Jesurgislac’s Journal

April 9, 2009

Vegan Lunch Box Turns To The Dark Side

It is a truth not sufficiently acknowledged: being thin, and being healthy, aren’t the same thing. (I wrote about this a bit in October last year: Diet Merchants Lie.)

I believe in eating healthy, delicious food.

I love (or rather I loved) the deliciously simple Vegan Lunch Box blog, which for a year or so was the one thing I could always turn to with a smile: a blogger who, every school day, posted a photograph of the beautiful and tasty vegan lunch she had made for her small son to take to school. (Such as: this Easter lunch, a beautiful layered bean dip lunch, a yummy French Toast lunch, an injera and pea stew lunch that makes my mouth water just looking at it, and some really lovely musubi. Just a short list – I could go on and on…) Lovely, healthy, delicious lunches, not intended to be slimming or diet or anything ugly promoting thinness over health… so I thought.

The small son is now homeschooled, so he doesn’t get daily lunch boxes (and is in any case past the age where he could accept without embarrassment his mom blogging about his lunches every day). I don’t check Vegan Lunch Box every weekday: two or three times a month, usually – about as often as it gets updated.

A couple of weeks ago, Vegan Lunch Box got all exercised over the blog that posts awful pics of deeply unhealthy food in large portions: thisiswhyyourefat.

She wrote:

So I started thinking, what if, instead of looking at images of junk food every day, we served ourselves up a daily helping of healthy images instead? Can healthy images trigger the same reaction but in reverse? Can they inspire us to better health, make us crave a colorful salad, or help us get to the gym?

Good plan. So, what did she come up for as a counterblog?


Nope. Vegan Lunch Box isn’t interested in promoting healthy eating of good food. She wants to promote being thin. Her new blog is thisiswhyyourethin.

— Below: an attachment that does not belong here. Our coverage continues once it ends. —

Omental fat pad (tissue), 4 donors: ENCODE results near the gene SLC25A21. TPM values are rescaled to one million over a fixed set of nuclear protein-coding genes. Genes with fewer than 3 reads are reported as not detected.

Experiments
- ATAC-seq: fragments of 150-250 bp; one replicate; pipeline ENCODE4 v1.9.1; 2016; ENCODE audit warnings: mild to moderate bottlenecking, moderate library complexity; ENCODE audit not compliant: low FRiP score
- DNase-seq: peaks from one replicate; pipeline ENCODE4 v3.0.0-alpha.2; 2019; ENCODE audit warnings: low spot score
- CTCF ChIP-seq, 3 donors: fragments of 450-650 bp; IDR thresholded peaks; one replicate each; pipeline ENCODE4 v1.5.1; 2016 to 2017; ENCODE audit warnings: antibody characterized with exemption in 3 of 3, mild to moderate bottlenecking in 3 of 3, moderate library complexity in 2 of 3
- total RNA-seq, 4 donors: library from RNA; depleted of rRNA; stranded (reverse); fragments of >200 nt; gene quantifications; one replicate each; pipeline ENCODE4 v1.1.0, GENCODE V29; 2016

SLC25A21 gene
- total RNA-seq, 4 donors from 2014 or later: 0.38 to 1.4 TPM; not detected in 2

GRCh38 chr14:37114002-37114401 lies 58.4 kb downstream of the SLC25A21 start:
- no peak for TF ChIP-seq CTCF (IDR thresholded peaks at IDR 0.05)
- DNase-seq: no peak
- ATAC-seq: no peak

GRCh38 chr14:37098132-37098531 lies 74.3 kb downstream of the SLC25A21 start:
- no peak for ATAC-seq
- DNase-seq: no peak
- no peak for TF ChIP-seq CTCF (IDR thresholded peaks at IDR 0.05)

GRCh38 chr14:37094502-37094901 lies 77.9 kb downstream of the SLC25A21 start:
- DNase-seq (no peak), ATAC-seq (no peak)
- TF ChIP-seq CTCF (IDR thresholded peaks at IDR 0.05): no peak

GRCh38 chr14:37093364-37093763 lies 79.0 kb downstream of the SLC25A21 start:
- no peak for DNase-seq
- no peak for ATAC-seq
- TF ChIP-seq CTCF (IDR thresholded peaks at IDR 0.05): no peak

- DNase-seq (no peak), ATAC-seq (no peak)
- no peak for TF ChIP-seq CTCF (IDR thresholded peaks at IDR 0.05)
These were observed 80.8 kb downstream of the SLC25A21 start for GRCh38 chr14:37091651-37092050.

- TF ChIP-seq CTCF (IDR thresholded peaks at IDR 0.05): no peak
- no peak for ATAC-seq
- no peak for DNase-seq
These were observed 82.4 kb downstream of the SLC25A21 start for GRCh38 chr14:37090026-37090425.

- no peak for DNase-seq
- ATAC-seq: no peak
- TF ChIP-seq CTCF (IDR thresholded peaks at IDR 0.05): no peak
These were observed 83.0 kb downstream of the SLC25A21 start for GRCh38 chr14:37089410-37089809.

It is completely bloody wrong to equate “Being healthy” with “being thin”. It is objectionable in the extreme to try to advocate that people eat healthy, tasty, delicious foods to get thin.

If you are healthy, you probably aren’t thin. If you are thin by modern standards – BMI less than 18.5 – you are unhealthy, no bones about it, you skinny bag of bones. Even if you are carrying more weight than BMI standards say you should, if you eat a healthy diet and don’t go on yo-yo diets and exercise regularly, you are more than likely more healthy than someone with a lower BMI: certainly you are more likely to survive a debilitating illness or a serious operation.

Oh, this is the post on Vegan Lunch Box where she proudly touts her new skinny baby: My Brand New Baby Blog. Huh.

To quote my favourite American doctor: “She has gone from the 25th weight percentile to the 3rd in one month. Now I’m not a baby expert, but I’m pretty sure they’re not supposed to shrink.”

Update: why Vegan Lunch Box is going off my blogroll

October 21, 2008

Tuesday Recipe Blogging: Diet merchants lie

Suppose you are a woman aged 40, 5 foot 8 inches tall, and you weigh 165 pounds. Your BMI is 25.9 (which NHS direct will make a point of telling you is overweight for your height, but which most people would say is a perfectly normal size.)

Your basal metabolic rate – the absolute minimum you need to stay alive if you do nothing all day but lie on the couch and watch TV – is 1500 calories a day. If you eat less than your basal metabolic rate requires, you starve. If you starve, you lose weight. When you quit starving, you gain weight.

A BBC news story which reports that women who were put on starvation diets of 1200-1500 calories a day also reports that most of them failed to stick to the diet and failed to keep losing weight. In a sane universe, this ought to be as much news as “dog bites man”.

Yet over and over again, you will see diet merchants recommending diet “calorie allowances” which are far too little to stay alive on. Over and over again, you hear the message from the media: fat is bad. Overweight is bad. Control your calories. Go on a diet. Lose 10lbs in 2 weeks!

Friends go on the Atkins diet on a spectacularly regular basis – suddenly they won’t eat a slice of bread or a baked potato, while tucking into bacon and eggs. They lose weight. They go off the Atkins diet. (No one should stay on that diet long-term: it can have serious health risks.) And they gain weight: reliably as clockwork. That’s how diets work: that’s what keeps people coming back for more.


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